Aberdeen used four key performance criteria to distinguish the Best-in-Class from Industry Average and Laggards, where the Best-in-Class are the top 20% of performers, Industry Average are middle 50% of performers, and Laggards are the bottom 30% (Table 1). The Best-in-Class companies are able to directly impact the productivity of their network by optimizing their industrial network with an average of eight hours of network downtime per year as compared to Laggards, who experience 135 hours (roughly five days) of network downtime per year.
 
Table 1: Maturity Class Performance
Definition of Maturity Class
Mean Class Performance
Best-in-Class:
Top 20%
of aggregate performance scorers
  • 8 hours of downtime per year (99.91% Uptime)
  • 11% reduction in TCO for the industrial network
  • 90% Overall Equipment Effectiveness (OEE)
  • +25% operating margin vs. corporate plan
Industry Average:
Middle 50%

of aggregate
performance scorers
  • 36 hours of downtime per year (99.58% Uptime)
  • 3% reduction in TCO for the industrial network
  • 80% Overall Equipment Effectiveness (OEE)
  • +11% operating margin vs. corporate plan
Laggard:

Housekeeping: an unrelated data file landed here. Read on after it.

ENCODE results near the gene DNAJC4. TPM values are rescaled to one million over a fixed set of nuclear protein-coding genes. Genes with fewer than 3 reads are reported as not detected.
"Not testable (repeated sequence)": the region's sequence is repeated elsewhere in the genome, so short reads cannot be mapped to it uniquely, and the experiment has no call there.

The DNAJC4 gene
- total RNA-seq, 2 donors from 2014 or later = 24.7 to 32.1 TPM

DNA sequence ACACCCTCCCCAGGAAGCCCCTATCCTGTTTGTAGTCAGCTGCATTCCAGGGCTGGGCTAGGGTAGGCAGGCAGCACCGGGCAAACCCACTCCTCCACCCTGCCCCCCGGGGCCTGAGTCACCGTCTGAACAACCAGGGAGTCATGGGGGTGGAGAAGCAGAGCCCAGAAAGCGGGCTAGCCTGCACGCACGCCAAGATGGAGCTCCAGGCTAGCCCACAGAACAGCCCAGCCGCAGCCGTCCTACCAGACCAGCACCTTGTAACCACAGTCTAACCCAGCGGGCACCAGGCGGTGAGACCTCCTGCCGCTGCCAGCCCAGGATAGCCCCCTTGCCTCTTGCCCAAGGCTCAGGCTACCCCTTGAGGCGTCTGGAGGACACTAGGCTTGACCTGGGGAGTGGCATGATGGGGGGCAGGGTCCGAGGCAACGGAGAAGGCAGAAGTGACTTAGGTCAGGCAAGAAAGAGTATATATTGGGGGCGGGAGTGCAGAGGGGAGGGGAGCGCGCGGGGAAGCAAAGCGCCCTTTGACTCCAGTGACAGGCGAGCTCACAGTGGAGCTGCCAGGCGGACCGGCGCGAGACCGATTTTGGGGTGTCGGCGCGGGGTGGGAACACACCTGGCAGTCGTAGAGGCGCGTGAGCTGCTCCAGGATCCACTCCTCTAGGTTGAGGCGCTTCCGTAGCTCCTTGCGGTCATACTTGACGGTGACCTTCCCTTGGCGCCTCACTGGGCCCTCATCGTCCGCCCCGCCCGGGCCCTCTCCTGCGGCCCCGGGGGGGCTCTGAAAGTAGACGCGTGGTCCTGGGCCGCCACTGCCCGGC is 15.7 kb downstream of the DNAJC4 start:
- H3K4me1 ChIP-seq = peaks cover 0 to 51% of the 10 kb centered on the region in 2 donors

Bottom 30%

of aggregate performance scorers
  • 135 hours of downtime per year (98.45% Uptime)
  • 1.5% increase in TCO for the industrial network
  • 60% Overall Equipment Effectiveness (OEE)
  • +5% operating margin vs. corporate plan
Source: Aberdeen Group, August 2012
 
The Best-in-Class do this all while improving their manufacturing productivity with an OEE rate of 90% and overachieving their operating margin by 25%. At the same time, they are also able to reduce manufacturing operations costs by reducing the Total Cost of Ownership (TCO) by 11%.
 
Industrial Ethernet adoption growing for Best-in-Class
 
The network architecture is key to enabling manufacturers to gain real-time visibility into operations at the plant floor, as well as at the executive level.
 
Figure 2: Industrial Network Architecture
Source: Aberdeen Group, August 2012
 
When the network architecture isn't developed with both of these goals in mind, it leads to islands of disconnected networks from the field level, to the manufacturing operations level, to the enterprise level. In turn, this leads to many manufacturers having multiple networks at the same layer (with multiple skill sets and software) that do the same thing.
 
Definition for network architectures
  • Fully industrial Ethernet: which means that these companies use entirely industrial Ethernet for communication between industrial control system components